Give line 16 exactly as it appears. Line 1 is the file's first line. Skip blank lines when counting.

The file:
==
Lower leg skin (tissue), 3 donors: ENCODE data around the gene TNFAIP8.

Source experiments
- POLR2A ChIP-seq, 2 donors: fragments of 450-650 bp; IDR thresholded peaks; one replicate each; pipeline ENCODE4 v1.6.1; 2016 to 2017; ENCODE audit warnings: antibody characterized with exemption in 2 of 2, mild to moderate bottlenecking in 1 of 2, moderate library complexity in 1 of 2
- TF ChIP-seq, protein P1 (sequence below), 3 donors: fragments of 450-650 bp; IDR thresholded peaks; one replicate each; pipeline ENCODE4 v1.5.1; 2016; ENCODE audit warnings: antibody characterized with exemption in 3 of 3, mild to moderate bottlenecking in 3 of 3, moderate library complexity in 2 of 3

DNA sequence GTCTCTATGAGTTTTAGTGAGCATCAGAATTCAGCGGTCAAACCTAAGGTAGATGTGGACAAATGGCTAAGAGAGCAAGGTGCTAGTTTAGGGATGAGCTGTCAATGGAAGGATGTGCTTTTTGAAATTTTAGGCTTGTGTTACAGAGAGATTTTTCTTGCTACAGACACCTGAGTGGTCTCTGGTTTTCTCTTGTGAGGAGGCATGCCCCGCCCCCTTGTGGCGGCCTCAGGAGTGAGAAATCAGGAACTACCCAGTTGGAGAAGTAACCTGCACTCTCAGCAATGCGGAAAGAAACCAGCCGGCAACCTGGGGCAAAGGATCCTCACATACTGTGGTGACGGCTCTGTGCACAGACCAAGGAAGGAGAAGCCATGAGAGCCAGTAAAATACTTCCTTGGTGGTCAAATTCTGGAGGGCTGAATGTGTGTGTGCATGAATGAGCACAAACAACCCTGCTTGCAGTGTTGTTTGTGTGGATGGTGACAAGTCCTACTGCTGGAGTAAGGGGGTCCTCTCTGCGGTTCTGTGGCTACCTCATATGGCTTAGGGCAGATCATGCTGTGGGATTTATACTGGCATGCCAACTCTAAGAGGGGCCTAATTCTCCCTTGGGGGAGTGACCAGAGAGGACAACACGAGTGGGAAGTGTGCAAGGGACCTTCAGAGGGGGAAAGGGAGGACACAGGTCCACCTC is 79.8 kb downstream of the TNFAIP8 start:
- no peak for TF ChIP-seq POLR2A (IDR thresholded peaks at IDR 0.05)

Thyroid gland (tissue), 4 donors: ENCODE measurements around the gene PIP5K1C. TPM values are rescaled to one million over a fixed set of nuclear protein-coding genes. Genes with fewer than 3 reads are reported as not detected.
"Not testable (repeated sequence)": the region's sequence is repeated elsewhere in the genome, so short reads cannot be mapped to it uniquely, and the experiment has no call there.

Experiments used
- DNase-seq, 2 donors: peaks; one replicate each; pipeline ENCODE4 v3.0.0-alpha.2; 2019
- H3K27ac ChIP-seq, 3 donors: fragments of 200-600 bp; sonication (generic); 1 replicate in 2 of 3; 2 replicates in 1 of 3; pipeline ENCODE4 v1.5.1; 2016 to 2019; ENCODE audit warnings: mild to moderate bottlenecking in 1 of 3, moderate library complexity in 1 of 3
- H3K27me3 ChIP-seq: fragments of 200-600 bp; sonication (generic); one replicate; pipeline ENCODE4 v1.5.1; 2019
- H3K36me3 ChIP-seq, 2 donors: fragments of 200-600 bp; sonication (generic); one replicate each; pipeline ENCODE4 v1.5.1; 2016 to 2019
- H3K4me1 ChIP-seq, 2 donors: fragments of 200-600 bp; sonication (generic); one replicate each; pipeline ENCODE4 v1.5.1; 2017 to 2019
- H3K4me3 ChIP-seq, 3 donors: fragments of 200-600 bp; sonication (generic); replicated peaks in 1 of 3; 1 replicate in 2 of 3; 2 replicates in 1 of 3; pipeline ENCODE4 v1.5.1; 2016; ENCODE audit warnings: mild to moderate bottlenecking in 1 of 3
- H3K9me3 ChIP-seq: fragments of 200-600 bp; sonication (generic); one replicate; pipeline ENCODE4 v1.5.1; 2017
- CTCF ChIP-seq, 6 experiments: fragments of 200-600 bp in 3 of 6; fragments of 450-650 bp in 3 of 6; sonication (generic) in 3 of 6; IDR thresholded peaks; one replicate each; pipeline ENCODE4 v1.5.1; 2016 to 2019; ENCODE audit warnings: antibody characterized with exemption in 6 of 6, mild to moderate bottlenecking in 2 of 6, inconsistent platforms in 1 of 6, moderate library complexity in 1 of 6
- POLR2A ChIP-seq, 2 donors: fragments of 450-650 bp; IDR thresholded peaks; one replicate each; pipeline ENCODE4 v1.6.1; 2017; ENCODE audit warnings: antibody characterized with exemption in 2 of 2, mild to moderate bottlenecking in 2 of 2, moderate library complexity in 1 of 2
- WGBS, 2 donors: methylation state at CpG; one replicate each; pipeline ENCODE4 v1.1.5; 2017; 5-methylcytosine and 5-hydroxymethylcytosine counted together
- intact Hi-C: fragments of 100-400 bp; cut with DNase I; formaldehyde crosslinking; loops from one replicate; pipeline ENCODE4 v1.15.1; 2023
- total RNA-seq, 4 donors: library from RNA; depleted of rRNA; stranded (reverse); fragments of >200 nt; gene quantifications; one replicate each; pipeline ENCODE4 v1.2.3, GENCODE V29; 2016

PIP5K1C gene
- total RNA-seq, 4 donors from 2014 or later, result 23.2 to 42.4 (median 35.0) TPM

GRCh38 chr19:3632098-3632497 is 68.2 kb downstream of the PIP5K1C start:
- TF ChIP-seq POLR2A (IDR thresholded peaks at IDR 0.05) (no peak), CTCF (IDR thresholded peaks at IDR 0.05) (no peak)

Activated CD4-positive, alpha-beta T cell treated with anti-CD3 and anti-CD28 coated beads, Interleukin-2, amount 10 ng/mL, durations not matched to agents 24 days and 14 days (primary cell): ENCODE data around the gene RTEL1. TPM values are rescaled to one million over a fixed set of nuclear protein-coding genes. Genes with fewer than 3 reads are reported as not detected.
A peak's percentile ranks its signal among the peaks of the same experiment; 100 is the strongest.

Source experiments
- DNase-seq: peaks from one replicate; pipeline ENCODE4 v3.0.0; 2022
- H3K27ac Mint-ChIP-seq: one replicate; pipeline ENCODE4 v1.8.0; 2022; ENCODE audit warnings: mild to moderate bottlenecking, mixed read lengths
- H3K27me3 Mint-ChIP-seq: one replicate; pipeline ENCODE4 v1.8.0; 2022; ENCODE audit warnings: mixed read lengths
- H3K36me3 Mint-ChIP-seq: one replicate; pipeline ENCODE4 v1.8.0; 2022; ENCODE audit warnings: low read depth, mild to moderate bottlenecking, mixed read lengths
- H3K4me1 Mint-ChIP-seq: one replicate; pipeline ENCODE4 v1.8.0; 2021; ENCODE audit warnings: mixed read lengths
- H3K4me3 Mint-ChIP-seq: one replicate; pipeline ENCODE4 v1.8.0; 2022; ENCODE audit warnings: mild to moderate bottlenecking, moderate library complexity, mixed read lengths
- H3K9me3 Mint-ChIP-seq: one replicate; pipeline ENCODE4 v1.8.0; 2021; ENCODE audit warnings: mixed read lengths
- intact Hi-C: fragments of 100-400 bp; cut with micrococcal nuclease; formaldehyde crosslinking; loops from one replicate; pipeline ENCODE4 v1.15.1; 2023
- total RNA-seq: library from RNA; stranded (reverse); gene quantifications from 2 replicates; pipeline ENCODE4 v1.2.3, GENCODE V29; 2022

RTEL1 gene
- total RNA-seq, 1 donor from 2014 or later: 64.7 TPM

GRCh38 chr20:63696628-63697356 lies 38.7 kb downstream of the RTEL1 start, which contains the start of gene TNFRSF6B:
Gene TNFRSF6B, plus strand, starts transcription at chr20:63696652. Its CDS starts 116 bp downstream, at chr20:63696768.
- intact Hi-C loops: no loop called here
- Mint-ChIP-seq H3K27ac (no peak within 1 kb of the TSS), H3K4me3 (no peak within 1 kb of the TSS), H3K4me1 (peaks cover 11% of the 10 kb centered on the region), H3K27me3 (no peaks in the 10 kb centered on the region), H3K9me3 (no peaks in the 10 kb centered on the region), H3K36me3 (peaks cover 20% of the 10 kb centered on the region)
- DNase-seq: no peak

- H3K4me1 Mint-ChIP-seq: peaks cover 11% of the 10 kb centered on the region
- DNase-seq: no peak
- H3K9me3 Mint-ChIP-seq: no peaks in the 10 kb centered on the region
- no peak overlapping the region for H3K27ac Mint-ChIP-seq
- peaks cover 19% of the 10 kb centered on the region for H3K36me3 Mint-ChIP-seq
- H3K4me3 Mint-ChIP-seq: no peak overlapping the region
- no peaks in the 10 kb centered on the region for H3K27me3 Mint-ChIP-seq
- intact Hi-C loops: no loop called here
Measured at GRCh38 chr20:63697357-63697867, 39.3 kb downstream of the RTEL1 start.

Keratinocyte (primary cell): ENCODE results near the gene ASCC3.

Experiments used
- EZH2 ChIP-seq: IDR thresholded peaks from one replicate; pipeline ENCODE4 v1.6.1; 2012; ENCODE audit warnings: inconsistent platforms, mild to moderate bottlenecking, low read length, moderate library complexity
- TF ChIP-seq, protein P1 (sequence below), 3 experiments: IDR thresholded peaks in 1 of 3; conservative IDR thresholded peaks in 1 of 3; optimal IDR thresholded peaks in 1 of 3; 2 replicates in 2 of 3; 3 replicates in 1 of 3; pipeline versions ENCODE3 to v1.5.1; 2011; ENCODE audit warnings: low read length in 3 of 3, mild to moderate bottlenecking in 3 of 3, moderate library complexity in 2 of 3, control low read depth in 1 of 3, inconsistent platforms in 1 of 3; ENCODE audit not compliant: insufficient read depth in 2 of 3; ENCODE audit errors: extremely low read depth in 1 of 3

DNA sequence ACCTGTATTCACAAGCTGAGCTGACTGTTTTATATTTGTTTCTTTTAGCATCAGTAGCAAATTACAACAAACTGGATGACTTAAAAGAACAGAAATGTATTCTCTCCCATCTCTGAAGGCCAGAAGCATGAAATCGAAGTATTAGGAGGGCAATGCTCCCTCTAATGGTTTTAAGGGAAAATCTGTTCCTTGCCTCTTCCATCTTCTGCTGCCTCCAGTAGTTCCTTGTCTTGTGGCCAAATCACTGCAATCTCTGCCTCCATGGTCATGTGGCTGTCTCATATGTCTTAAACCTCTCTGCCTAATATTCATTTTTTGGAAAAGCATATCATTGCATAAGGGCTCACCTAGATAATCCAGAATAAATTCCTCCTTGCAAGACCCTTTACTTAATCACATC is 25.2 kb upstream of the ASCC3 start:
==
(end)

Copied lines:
- H3K9me3 ChIP-seq: fragments of 200-600 bp; sonication (generic); one replicate; pipeline ENCODE4 v1.5.1; 2017